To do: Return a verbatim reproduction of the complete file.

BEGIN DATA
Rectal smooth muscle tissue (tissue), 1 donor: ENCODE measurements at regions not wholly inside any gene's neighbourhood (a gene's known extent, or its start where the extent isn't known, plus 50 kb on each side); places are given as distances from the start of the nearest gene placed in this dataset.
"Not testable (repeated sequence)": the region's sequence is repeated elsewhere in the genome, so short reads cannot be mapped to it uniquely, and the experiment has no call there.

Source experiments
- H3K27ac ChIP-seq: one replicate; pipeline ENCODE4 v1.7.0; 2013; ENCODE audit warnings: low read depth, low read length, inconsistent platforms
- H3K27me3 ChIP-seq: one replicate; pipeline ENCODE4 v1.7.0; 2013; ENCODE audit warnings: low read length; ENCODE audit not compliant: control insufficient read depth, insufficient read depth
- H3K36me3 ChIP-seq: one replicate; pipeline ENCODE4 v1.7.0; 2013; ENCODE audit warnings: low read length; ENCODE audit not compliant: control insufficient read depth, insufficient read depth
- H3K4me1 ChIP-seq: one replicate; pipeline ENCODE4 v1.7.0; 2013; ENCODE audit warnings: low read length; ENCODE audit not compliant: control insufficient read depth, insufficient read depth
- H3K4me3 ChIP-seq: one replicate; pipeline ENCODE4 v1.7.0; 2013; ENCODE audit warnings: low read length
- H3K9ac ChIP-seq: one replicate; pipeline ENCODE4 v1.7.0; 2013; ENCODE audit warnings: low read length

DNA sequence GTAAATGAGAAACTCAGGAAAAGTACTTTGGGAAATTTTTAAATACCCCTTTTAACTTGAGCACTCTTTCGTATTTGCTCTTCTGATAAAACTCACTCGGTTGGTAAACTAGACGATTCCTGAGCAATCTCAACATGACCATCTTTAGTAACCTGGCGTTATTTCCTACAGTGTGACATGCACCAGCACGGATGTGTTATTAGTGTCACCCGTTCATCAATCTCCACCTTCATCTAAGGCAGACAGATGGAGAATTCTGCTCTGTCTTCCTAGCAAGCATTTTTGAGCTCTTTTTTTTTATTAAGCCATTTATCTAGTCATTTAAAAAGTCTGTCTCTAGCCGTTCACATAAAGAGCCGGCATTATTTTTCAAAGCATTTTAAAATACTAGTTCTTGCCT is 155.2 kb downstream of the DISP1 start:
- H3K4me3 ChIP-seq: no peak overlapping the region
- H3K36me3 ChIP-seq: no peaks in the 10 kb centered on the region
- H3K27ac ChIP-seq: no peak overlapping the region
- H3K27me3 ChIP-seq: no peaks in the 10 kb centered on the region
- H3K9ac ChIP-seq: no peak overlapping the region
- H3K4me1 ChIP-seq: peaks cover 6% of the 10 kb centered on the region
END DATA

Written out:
Rectal smooth muscle tissue (tissue), 1 donor: ENCODE measurements at regions not wholly inside any gene's neighbourhood (a gene's known extent, or its start where the extent isn't known, plus 50 kb on each side); places are given as distances from the start of the nearest gene placed in this dataset.
"Not testable (repeated sequence)": the region's sequence is repeated elsewhere in the genome, so short reads cannot be mapped to it uniquely, and the experiment has no call there.

Source experiments
- H3K27ac ChIP-seq: one replicate; pipeline ENCODE4 v1.7.0; 2013; ENCODE audit warnings: low read depth, low read length, inconsistent platforms
- H3K27me3 ChIP-seq: one replicate; pipeline ENCODE4 v1.7.0; 2013; ENCODE audit warnings: low read length; ENCODE audit not compliant: control insufficient read depth, insufficient read depth
- H3K36me3 ChIP-seq: one replicate; pipeline ENCODE4 v1.7.0; 2013; ENCODE audit warnings: low read length; ENCODE audit not compliant: control insufficient read depth, insufficient read depth
- H3K4me1 ChIP-seq: one replicate; pipeline ENCODE4 v1.7.0; 2013; ENCODE audit warnings: low read length; ENCODE audit not compliant: control insufficient read depth, insufficient read depth
- H3K4me3 ChIP-seq: one replicate; pipeline ENCODE4 v1.7.0; 2013; ENCODE audit warnings: low read length
- H3K9ac ChIP-seq: one replicate; pipeline ENCODE4 v1.7.0; 2013; ENCODE audit warnings: low read length

DNA sequence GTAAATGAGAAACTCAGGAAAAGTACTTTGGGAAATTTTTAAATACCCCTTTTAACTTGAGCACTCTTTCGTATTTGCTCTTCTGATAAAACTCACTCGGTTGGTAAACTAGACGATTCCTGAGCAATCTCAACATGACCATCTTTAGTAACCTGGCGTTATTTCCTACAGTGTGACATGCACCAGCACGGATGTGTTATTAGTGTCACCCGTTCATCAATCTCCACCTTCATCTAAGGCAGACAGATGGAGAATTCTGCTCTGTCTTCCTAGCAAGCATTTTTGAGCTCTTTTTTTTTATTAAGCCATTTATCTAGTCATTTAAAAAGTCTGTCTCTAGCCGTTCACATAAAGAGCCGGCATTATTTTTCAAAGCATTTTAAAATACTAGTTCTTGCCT is 155.2 kb downstream of the DISP1 start:
- H3K4me3 ChIP-seq: no peak overlapping the region
- H3K36me3 ChIP-seq: no peaks in the 10 kb centered on the region
- H3K27ac ChIP-seq: no peak overlapping the region
- H3K27me3 ChIP-seq: no peaks in the 10 kb centered on the region
- H3K9ac ChIP-seq: no peak overlapping the region
- H3K4me1 ChIP-seq: peaks cover 6% of the 10 kb centered on the region